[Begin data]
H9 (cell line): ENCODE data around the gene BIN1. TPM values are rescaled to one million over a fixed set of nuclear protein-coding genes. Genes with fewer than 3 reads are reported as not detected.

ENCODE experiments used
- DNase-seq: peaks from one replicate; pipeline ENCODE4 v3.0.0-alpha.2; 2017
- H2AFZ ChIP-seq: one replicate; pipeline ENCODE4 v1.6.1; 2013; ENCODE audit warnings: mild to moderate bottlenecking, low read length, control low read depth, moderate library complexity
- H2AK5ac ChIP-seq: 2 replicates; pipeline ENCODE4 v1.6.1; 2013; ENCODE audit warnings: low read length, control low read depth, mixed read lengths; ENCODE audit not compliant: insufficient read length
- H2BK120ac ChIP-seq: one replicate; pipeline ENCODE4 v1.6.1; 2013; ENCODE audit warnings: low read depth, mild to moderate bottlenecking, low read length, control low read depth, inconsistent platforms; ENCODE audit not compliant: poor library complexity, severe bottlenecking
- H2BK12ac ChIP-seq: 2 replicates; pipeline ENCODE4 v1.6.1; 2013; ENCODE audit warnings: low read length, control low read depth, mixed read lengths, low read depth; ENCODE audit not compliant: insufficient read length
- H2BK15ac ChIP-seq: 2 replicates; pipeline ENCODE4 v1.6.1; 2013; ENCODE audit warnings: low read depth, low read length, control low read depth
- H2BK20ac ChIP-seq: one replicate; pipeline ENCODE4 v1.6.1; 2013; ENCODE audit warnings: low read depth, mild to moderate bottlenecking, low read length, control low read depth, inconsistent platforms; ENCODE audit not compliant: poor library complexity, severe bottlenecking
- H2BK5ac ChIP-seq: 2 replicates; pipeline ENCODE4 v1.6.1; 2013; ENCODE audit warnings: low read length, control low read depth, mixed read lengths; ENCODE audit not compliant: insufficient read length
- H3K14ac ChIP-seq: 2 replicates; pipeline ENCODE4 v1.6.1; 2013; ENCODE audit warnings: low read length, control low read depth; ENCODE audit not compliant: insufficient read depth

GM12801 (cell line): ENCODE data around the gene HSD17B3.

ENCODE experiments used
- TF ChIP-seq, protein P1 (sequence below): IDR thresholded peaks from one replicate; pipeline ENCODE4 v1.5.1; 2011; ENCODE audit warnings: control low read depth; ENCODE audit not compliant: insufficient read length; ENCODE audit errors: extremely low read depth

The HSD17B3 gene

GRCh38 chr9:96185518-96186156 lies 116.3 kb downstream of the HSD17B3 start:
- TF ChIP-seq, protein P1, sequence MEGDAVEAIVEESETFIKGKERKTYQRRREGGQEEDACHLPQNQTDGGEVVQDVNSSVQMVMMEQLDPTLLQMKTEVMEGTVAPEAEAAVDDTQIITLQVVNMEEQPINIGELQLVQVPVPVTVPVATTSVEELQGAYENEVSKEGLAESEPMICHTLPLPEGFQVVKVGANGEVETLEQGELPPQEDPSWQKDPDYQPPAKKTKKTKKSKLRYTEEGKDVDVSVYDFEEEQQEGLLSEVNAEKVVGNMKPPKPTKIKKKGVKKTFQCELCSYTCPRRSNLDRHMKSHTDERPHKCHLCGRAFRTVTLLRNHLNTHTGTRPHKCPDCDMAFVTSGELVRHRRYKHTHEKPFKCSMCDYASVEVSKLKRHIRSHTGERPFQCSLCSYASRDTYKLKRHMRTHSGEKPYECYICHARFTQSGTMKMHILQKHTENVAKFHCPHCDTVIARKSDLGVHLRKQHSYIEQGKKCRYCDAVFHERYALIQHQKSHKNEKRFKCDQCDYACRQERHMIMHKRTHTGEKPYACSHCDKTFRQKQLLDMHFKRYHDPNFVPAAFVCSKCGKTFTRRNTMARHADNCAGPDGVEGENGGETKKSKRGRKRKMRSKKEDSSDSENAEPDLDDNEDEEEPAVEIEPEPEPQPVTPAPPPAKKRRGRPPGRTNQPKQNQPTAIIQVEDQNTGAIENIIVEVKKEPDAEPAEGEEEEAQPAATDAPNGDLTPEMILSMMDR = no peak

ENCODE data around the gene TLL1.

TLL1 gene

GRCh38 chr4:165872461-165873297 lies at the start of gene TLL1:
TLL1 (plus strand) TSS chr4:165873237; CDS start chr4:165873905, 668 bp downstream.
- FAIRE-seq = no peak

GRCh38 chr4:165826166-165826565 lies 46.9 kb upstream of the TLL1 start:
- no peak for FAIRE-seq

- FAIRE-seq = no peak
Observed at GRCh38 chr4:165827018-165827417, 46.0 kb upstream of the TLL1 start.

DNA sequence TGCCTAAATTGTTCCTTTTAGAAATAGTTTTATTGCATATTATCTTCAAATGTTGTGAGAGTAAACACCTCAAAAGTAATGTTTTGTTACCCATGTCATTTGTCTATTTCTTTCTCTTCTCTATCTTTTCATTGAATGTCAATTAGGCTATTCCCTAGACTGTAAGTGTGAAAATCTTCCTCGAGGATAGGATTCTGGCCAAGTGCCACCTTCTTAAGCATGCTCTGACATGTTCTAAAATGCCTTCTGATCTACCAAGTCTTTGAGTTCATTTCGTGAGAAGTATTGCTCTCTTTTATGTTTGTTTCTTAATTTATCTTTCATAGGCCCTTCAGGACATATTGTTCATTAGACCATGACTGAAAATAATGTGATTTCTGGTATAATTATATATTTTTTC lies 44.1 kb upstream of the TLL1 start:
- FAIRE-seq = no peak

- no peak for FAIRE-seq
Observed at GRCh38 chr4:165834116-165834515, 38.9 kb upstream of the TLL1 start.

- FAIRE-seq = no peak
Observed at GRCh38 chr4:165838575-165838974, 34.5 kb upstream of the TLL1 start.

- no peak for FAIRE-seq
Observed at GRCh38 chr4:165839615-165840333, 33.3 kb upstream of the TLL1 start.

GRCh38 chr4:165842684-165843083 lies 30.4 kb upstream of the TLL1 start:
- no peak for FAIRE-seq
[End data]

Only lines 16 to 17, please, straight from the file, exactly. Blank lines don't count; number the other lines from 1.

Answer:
GRCh38 chr9:96185518-96186156 lies 116.3 kb downstream of the HSD17B3 start:
- TF ChIP-seq, protein P1, sequence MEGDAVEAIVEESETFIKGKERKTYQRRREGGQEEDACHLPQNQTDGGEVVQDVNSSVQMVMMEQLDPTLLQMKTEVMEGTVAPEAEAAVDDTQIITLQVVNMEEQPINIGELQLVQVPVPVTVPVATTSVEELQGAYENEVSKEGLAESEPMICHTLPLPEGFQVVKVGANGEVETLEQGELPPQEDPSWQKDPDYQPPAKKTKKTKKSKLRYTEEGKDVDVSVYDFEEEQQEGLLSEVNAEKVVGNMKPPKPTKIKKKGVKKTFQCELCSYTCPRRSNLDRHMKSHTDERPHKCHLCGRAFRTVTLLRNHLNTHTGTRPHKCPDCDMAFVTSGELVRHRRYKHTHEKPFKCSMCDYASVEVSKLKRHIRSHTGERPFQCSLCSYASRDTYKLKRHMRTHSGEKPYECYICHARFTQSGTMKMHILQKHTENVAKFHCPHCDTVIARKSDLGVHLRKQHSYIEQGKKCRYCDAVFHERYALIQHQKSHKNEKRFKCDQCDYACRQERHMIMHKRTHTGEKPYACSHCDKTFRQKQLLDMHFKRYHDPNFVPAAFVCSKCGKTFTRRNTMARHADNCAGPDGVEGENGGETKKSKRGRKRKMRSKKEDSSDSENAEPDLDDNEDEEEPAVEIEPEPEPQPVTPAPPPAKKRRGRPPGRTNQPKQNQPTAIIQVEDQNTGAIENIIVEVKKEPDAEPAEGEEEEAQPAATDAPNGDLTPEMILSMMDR = no peak